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By | Philip Howard 1st July 2005 10:34

Why is Oracle really buying TimesTen?

Standing in the way of Progress

Comment You may have seen that Oracle is buying TimesTen. The question is why?

Is it because it thinks that TimesTen has great database technology? Hardly: Oracle does not exactly have a reputation for recognising database technologies other than its own.

Then is it perhaps because Oracle thinks that it is worth harvesting the TimesTen user base? Given that this is peanuts compared to Oracle and that many of them are joint customers anyway then it is obvious that this is not the case.

The only logical conclusion is that TimesTen offers capabilities that extend Oracle's capabilities in a way that the company sees as a critical. TimesTen is able to do this in two ways: it can be used on an Application Server to improve performance; and its in-memory capabilities enable such things as real-time trading and, potentially, RFID.

However, TimesTen has been doing this for years and Oracle never saw the need to purchase the company before. You could argue that RFID now makes the difference, but TimesTen does not have any explicit RFID capabilities at present (at least that I am aware of) and if Oracle is going to have to develop that from scratch anyway, why does it need TimesTen to do so?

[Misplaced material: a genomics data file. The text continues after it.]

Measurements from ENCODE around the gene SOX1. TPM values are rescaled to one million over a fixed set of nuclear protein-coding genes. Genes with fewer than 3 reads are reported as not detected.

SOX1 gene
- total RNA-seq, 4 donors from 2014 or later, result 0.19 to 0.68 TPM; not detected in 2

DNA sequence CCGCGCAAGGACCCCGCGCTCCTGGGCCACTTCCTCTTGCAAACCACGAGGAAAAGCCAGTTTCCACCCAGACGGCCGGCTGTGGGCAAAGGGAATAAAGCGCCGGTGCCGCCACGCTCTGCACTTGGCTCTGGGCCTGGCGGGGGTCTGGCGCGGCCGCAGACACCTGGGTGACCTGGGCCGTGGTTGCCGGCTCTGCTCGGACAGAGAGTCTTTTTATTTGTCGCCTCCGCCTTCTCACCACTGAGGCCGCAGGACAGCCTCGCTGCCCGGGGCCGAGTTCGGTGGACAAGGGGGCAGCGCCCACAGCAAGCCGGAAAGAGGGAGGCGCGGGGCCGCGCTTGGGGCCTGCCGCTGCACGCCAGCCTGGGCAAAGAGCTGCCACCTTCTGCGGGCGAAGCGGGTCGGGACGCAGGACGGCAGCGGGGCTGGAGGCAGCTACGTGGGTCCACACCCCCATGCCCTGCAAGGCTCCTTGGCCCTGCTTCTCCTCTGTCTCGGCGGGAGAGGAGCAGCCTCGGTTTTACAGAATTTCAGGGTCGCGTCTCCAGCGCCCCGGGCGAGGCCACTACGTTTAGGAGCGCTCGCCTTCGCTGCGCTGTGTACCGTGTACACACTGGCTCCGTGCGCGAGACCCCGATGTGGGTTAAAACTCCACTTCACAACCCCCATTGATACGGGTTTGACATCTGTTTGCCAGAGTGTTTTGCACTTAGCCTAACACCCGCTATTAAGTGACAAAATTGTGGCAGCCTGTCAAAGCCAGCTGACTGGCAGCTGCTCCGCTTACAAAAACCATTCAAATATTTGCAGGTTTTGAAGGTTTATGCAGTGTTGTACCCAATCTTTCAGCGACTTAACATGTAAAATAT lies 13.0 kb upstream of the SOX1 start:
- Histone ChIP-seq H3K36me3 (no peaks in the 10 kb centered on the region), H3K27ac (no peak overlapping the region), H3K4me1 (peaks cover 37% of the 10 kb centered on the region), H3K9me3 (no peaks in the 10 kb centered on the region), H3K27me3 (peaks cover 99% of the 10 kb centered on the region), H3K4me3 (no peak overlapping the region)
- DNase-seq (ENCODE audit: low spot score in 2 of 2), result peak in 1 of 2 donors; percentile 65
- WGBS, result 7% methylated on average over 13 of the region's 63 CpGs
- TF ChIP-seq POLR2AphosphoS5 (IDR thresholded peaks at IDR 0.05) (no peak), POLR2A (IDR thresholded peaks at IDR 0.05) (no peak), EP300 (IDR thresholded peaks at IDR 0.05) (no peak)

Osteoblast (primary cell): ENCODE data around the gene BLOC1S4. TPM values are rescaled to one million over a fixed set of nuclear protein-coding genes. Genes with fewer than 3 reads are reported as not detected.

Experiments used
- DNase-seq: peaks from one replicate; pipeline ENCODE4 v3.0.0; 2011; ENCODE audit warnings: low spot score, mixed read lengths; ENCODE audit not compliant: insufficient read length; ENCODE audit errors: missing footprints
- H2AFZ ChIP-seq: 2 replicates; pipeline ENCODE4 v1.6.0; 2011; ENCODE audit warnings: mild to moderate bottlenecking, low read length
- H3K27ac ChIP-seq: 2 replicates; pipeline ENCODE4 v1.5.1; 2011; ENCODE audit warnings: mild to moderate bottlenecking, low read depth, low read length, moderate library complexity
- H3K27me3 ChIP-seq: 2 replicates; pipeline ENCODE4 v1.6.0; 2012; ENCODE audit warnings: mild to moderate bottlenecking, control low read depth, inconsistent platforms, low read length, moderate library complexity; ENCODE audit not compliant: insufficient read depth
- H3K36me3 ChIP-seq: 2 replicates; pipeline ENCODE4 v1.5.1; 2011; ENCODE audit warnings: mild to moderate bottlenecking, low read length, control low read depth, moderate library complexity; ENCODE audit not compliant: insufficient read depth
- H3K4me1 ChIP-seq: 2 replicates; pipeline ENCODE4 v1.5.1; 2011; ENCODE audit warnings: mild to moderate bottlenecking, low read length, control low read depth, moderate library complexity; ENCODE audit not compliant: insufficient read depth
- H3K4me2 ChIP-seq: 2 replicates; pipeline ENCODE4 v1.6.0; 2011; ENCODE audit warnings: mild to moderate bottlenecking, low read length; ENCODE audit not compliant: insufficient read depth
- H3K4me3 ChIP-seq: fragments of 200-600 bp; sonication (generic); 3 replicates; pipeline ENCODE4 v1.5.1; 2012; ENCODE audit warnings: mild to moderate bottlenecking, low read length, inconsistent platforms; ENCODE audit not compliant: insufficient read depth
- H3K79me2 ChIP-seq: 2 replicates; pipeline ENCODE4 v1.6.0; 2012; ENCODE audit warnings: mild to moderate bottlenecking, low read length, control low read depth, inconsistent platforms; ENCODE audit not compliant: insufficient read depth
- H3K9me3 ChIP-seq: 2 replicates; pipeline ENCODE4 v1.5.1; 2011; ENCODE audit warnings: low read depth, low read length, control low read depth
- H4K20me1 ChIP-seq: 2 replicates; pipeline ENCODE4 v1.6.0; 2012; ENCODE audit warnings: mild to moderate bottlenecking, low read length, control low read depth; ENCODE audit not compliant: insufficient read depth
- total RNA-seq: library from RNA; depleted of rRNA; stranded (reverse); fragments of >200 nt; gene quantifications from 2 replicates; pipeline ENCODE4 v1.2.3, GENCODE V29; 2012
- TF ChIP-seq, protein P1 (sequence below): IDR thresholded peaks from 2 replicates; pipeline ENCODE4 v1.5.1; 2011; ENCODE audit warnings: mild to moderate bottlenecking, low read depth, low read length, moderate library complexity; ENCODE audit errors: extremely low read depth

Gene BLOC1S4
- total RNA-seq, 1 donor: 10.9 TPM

I don't think that any of this will wash. I think that we need to go back to the markets that TimesTen has come out of and have another look.

In the Application Server go-faster market there used to be a number of players apart from in-memory databases like TimesTen. In particular, there was Persistence, which was arguably the market leader with its EdgeXtend product and certainly had the best object-relational mapping capabilities. What used to be eXcelon was less important in the market with its Javlin product but could boast the best caching. Well, what has happened? Progress has bought both eXcelon and Persistence and is merging the two products to provide a go-faster product that should dominate the market.

And what about real-time environments? The problem with using an in-memory database to support real-time capabilities is that you actually have to commit incoming data to the database. In a real-time environment the resulting delay can be critical. This is why Apama developed capabilities to provide the same functionality but without the need for database commits. So, what happened next? Progress bought Apama.

Do you begin to see a pattern here? It certainly looks as if the acquisition of TimesTen is actually about preventing Progress from making inroads into Oracle accounts. Progress is miniscule compared to Oracle so it would be difficult to conclude that Oracle was running scared of Progress per se but this strengthens the argument that I have written about before: that Oracle is increasingly under attack and, moreover, is increasingly seen as vulnerable by other suppliers. If that is the case then one part of a defensive strategy would be to shore up the battlements – the purchase of TimesTen seem sto fit within that picture.

Copyright © 2005

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